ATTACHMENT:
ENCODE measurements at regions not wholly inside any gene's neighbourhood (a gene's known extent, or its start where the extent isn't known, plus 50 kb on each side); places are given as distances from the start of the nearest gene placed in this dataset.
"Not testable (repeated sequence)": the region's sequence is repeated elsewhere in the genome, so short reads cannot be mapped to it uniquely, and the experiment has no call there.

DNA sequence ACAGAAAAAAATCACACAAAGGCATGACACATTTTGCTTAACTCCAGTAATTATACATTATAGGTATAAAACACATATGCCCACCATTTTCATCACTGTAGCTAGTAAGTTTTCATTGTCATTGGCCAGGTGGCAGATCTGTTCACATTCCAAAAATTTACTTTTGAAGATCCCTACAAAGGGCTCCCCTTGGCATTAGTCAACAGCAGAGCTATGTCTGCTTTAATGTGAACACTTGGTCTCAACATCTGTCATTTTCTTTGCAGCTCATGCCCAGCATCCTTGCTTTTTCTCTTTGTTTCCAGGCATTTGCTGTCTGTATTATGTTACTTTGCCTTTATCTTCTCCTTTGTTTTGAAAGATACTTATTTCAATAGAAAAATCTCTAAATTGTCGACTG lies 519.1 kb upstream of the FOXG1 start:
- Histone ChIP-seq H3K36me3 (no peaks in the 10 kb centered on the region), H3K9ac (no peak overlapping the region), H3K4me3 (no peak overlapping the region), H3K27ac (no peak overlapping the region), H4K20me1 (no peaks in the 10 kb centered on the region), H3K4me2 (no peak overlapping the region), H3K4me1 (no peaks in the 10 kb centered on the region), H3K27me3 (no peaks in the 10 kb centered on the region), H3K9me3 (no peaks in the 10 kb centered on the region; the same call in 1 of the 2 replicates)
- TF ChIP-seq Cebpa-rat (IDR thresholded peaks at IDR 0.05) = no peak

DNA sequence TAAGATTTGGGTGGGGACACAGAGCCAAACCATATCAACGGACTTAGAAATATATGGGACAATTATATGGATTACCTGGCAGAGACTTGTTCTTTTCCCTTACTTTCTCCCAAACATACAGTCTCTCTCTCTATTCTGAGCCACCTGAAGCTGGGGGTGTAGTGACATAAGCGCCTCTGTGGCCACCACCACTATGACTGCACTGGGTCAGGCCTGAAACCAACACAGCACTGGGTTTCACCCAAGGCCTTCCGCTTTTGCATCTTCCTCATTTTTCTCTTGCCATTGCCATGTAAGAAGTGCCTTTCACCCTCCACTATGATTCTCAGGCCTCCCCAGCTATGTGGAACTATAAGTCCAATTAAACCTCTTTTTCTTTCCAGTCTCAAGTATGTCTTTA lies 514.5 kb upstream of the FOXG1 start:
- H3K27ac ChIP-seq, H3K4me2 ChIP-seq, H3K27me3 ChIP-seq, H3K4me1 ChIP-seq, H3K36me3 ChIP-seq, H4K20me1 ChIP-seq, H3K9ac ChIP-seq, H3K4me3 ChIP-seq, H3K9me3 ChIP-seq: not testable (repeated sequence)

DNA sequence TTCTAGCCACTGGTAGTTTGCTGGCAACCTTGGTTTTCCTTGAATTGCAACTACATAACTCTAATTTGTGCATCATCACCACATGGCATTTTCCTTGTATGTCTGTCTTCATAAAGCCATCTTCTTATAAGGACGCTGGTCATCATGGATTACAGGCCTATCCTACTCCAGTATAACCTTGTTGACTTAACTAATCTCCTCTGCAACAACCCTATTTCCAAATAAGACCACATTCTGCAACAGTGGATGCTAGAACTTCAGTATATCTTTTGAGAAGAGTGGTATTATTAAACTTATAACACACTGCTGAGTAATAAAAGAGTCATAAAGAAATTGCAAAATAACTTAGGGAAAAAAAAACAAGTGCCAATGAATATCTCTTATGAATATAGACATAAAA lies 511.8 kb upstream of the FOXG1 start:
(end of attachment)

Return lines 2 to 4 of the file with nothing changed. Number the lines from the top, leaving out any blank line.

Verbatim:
"Not testable (repeated sequence)": the region's sequence is repeated elsewhere in the genome, so short reads cannot be mapped to it uniquely, and the experiment has no call there.

DNA sequence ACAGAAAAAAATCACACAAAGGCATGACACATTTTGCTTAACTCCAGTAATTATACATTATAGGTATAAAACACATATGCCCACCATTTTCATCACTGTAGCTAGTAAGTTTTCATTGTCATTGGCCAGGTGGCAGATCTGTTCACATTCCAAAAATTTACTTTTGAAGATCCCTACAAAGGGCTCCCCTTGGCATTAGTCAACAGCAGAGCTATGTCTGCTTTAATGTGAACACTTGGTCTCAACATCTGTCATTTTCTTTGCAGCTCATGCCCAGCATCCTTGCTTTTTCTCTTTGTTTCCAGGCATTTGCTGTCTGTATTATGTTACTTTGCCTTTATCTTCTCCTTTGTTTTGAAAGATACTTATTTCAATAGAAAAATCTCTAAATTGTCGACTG lies 519.1 kb upstream of the FOXG1 start:
- Histone ChIP-seq H3K36me3 (no peaks in the 10 kb centered on the region), H3K9ac (no peak overlapping the region), H3K4me3 (no peak overlapping the region), H3K27ac (no peak overlapping the region), H4K20me1 (no peaks in the 10 kb centered on the region), H3K4me2 (no peak overlapping the region), H3K4me1 (no peaks in the 10 kb centered on the region), H3K27me3 (no peaks in the 10 kb centered on the region), H3K9me3 (no peaks in the 10 kb centered on the region; the same call in 1 of the 2 replicates)